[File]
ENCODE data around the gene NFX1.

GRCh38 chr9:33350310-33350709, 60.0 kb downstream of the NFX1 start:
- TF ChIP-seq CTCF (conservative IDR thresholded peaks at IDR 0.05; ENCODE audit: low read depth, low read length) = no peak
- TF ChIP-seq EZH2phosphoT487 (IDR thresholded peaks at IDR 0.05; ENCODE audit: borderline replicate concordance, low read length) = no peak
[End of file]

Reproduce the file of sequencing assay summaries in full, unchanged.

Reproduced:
ENCODE data around the gene NFX1.

GRCh38 chr9:33350310-33350709, 60.0 kb downstream of the NFX1 start:
- TF ChIP-seq CTCF (conservative IDR thresholded peaks at IDR 0.05; ENCODE audit: low read depth, low read length) = no peak
- TF ChIP-seq EZH2phosphoT487 (IDR thresholded peaks at IDR 0.05; ENCODE audit: borderline replicate concordance, low read length) = no peak